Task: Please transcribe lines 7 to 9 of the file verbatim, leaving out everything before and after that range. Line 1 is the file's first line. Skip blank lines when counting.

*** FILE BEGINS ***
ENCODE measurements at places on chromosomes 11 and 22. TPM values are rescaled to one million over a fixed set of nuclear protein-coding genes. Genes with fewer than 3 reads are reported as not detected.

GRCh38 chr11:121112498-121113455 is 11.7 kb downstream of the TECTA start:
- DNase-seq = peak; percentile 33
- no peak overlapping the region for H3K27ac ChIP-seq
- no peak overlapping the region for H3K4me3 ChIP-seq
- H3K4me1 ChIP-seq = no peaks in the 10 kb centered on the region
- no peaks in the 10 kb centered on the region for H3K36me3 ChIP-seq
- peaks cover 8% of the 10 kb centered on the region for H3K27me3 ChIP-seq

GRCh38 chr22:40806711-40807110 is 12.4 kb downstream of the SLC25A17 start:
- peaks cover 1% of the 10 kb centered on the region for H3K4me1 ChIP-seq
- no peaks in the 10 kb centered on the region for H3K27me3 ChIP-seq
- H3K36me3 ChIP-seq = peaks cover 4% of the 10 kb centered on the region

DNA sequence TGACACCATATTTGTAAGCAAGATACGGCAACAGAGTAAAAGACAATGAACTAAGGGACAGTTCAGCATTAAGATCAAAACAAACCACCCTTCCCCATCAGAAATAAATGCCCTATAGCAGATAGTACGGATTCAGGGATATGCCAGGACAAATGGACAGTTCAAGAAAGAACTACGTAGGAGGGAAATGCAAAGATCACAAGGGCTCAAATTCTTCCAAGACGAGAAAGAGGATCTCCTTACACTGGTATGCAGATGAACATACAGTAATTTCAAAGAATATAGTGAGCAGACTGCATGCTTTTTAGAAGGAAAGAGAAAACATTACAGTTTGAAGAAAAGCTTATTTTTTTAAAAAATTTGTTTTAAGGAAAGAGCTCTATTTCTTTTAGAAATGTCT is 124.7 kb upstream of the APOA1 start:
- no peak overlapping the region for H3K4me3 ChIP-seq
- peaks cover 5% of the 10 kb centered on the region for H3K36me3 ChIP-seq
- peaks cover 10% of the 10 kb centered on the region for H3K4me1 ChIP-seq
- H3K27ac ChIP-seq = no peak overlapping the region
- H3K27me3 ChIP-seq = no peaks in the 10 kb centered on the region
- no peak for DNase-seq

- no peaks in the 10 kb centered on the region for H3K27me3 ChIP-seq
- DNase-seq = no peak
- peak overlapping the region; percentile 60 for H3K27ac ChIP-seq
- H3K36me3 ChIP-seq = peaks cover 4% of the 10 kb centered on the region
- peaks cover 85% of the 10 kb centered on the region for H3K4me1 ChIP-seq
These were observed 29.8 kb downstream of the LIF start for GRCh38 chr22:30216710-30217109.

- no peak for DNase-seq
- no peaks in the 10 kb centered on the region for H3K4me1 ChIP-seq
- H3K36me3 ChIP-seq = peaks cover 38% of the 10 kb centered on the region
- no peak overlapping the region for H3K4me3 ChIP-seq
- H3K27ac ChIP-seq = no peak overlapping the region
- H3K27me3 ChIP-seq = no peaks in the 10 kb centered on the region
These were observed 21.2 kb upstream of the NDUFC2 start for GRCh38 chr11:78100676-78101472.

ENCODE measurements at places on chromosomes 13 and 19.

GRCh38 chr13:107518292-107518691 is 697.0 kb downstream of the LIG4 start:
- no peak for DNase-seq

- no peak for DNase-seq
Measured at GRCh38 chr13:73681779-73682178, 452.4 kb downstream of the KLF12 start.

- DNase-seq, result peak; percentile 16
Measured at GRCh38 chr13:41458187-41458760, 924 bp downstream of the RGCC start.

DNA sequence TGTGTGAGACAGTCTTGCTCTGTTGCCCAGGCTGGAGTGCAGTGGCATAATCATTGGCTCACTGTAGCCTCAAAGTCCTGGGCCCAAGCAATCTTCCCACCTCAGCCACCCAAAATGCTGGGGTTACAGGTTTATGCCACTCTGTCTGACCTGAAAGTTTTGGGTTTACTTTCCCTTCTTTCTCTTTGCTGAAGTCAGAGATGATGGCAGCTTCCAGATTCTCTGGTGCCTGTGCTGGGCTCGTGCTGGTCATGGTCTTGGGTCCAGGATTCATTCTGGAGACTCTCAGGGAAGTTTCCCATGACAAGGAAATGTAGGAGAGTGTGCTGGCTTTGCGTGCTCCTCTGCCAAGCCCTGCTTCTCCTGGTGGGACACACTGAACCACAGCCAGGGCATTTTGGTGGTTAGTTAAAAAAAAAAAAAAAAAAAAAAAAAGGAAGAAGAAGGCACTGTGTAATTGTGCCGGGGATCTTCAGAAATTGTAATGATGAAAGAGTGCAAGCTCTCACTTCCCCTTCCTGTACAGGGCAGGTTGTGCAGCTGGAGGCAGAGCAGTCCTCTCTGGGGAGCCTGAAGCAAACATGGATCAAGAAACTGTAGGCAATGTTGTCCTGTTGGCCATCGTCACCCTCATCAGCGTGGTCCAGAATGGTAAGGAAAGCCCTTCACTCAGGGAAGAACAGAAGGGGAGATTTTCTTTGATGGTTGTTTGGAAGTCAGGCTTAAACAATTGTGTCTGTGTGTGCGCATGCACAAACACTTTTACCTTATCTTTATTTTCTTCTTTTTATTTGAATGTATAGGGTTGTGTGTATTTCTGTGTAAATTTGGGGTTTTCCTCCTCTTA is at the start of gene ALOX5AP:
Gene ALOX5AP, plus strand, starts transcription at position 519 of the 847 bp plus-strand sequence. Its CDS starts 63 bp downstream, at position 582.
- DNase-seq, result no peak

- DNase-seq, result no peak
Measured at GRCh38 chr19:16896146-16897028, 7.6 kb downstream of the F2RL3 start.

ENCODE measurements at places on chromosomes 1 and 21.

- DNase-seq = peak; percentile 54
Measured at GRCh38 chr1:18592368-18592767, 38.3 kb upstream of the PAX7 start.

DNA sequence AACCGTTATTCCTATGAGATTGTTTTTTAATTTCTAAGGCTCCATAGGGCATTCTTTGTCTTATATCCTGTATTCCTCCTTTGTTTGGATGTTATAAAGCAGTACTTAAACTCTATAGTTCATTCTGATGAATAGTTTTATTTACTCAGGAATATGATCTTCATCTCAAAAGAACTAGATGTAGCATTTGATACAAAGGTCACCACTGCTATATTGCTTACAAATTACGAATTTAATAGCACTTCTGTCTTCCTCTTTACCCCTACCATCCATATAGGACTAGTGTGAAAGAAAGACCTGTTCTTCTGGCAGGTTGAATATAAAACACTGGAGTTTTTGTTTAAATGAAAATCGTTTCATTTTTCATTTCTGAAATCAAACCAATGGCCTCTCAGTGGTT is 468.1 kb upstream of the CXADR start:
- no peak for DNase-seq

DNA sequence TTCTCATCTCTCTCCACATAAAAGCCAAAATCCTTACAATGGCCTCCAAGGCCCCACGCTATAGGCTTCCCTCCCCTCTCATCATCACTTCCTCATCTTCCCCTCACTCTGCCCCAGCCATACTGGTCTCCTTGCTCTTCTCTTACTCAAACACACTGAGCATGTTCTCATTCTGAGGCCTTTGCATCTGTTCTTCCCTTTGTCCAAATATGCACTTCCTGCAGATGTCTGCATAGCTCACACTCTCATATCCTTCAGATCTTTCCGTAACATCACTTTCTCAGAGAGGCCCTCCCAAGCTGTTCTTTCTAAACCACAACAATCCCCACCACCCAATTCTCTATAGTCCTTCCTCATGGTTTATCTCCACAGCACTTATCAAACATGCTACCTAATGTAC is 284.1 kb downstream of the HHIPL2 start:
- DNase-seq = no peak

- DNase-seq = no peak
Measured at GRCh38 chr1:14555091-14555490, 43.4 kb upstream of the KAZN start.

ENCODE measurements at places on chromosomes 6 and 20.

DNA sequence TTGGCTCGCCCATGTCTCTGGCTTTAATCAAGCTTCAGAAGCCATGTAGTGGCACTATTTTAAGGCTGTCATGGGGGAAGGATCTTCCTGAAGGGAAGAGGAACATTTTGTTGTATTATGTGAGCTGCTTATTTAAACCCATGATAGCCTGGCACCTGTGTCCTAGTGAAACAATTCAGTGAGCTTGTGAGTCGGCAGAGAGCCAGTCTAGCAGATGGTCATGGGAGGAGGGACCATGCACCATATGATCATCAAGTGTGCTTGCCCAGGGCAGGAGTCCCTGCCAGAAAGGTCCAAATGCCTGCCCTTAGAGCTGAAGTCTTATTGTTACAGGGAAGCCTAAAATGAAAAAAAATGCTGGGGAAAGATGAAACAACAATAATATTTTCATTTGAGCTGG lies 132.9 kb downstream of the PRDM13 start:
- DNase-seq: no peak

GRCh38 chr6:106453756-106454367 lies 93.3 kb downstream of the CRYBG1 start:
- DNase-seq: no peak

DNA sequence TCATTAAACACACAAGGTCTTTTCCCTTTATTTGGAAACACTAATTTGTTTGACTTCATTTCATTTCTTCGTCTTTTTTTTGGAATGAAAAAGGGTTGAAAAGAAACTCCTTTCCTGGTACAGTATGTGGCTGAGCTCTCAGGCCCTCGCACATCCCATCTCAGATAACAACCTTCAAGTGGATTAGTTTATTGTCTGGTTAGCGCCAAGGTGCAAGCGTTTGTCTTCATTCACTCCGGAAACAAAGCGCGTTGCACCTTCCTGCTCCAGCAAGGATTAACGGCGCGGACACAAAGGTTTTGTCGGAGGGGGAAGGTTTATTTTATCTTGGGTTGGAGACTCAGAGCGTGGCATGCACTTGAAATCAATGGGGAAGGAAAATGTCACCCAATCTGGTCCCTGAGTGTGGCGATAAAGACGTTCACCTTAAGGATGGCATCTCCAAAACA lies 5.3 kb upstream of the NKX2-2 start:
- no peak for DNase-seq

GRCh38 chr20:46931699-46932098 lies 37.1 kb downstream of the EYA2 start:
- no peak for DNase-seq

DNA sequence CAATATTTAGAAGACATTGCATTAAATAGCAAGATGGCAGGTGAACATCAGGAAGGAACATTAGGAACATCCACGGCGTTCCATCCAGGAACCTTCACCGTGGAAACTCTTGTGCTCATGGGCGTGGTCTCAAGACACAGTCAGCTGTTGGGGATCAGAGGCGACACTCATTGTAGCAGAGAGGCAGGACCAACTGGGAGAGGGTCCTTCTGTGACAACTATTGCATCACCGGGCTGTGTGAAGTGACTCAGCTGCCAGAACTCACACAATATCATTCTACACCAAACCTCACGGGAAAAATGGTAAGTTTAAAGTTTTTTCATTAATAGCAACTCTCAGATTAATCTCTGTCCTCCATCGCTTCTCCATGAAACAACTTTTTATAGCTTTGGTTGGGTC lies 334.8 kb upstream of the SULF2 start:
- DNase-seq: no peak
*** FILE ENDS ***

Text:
- no peaks in the 10 kb centered on the region for H3K36me3 ChIP-seq
- peaks cover 8% of the 10 kb centered on the region for H3K27me3 ChIP-seq

GRCh38 chr22:40806711-40807110 is 12.4 kb downstream of the SLC25A17 start: